Maximum machine uptime is the ultimate objective of modern manufacturing. That’s why we cover topics such as simplified mechanicals, standardized controls, vibration analysis, and remote diagnostics. These are thoroughbred technology applications that industrial machine builders everywhere rely on to help improve their machines.
Diagnostic sensors and predictive software are a growing part of these approaches to increasing uptime. After all, it’s far better to fix problems when they’re small and easily serviced than it is to fix a machine in the field after it begins acting up or breaks, and then holds up a customer’s production line.
In fact, the field evidence of this strategy is finally out there. We found machine builders using built-in diagnostics, and also discovered that the necessary hardware and software is getting downright cheap. You may soon realize that you can’t afford not to build diagnostics into your machines.
Diagnostics at Work
FLSmidth, a builder of cement machinery in Bethlehem, Pa., had been plagued by users calling its support technicians for troubleshooting advice. These customers didn’t have staff capable of troubleshooting electrical and electronic problems, so FLSmidth’s technicians were spending two to four hours per call helping customers identify their problems.
As a result, the company partnered with Rockwell Automation to develop a new pneumatic transport system with more built-in diagnostic capabilities. The HMI terminal (See Figure 1 below) has diagnostic screens and alarms that describe exactly what’s wrong when a problem arises. Typical problems the system finds are motor-trip conditions, valve-coil failures, blown fuses, power-supply failures, and so on. Customers can fix most of these problems themselves.
If a problem is more complex, however, engineers at FLSmidth can remotely access the system’s network, though they don’t have to do this very often. “The system works so well that we have minimal customer support calls,” says Larry Supon, electrical engineering and design group leader at FLSmidth. “But, when we do get a call, we can log on remotely, and immediately help our customer identify why the system faulted. This helps us deliver improved technical support, and means our customers can save hundreds or even thousands of dollars in the event of an electrical problem.”
Some devices can even troubleshoot themselves. Cummins, a builder of generator sets and transfer-switch controls in Columbus, Ind., employs controls that self-diagnose and diagnose problems remotely. “We check failure modes of engines, circuits on the engine, failure of certain control functions, excitation system failures, output power failure modes, output breaker failures and many more variables,” says Gary Olson, technical counsel at Cummins. “We sell about 20,000 systems a year with this capability. We’re about to start doing this on consumer products, which will make this number jump to more than 100,000 machines per year.”
Combining a modern fieldbus-type network with smart sensors makes it easier to implement these on-line diagnostics. Ron Newlun, controls manager for AEC, a plastics manufacturing equipment builder in Wood Dale, Ill., combines DeviceNet with smart I/O. “The intelligent network and I/O provide diagnostics that allow us to turn our HMI touchscreen into a genuine maintenance tool for our customers at no extra charge,” he says. “The I/O’s built-in diagnostics let maintenance personnel know what to bring to any given location, whether it’s a screwdriver or a replacement part. These diagnostics also help improve production scheduling, plan preventive maintenance of mechanical components, and a host of other things.”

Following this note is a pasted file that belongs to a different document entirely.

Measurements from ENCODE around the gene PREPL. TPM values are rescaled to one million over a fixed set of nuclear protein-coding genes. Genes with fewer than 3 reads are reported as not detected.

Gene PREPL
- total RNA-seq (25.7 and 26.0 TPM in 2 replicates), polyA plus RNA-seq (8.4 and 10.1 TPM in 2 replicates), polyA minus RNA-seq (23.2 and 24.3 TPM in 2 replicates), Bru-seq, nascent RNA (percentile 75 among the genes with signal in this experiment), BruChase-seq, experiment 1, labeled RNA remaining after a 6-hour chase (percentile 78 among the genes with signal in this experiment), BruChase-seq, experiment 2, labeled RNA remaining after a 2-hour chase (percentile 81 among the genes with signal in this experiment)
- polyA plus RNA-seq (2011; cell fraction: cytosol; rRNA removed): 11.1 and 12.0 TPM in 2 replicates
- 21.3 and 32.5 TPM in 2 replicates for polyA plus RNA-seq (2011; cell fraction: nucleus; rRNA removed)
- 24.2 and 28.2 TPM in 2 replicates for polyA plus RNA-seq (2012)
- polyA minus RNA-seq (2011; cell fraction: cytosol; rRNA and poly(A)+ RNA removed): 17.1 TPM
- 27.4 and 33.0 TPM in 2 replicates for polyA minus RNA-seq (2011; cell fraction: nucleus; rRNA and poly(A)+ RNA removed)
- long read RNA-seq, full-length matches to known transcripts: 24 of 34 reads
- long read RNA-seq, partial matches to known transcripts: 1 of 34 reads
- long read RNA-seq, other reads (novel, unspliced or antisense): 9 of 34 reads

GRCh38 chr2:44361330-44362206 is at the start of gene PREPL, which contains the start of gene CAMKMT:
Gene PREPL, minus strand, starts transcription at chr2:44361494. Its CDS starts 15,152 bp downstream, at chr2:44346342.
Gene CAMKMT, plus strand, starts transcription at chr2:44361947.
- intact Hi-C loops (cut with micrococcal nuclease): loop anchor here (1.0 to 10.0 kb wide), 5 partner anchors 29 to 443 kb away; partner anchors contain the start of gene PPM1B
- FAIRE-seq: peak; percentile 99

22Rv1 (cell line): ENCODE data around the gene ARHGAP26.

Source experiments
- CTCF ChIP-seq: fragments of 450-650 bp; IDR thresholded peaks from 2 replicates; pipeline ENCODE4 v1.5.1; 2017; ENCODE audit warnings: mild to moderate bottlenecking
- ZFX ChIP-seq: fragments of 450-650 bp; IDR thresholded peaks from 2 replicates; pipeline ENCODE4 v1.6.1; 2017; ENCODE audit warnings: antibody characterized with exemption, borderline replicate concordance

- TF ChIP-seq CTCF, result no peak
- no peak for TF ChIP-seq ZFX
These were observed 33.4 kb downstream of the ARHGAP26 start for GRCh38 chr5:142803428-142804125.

Every Rose Has Its Thorns
As you might expect with a still-emerging technology, not everything is perfect in diagnostics land. “On some of our higher-end equipment, it works out fairly well,” reports Dan Stirpe, control engineer at Dauphin Graphic Machines, a builder of machinery for commercial printing and newspapers, located in Elizabethville, Pa. “In other cases, it was the equipment we added—to read the diagnostics and relay the information to operators—that caused the failure. We have far more failures in status reporting than we ever had in the devices themselves.”
Stirpe adds his company doesn’t access diagnostics over the Internet. “Most of our customers aren’t willing to risk unwanted access into their networks,” he explains. “We generally have a dedicated phone line run into our control consoles, and access via a remote-access server (RAS). Remote diagnostics work fine for some things, but often it’s not that useful. If you know there is a hardware failure and which piece of equipment on the system is causing the problem, then you can access it remotely, and determine why it’s not working. If the problem is communications or a high-level control issue, then it’s nearly impossible to diagnose remotely.”
Nonetheless, diagnostics seem to help sell equipment. “I find it amusing,” he adds wryly, “that the systems that use ‘remote diagnostics,’ ‘self diagnostic,’ and ‘easy to operate’ as part of the selling features are the same ones that have the most failures and the longest learning curves.”
|FIGURE 1: CEMENTING A CUSTOMER RELATIONSHIP|
Operators at this HMI terminal in a cement plant see diagnostic screens that point out problems. If they need help, an engineer from the machine builder can dial-in remotely and view diagnostic information to help with troubleshooting.
Forward-looking companies like Dauphin Graphics often discover pitfalls and problems long before anyone else. Still, Stirpe’s observations are right on the mark. Any builders embedding on-board diagnostics must be careful that they don’t create more problems than they solve.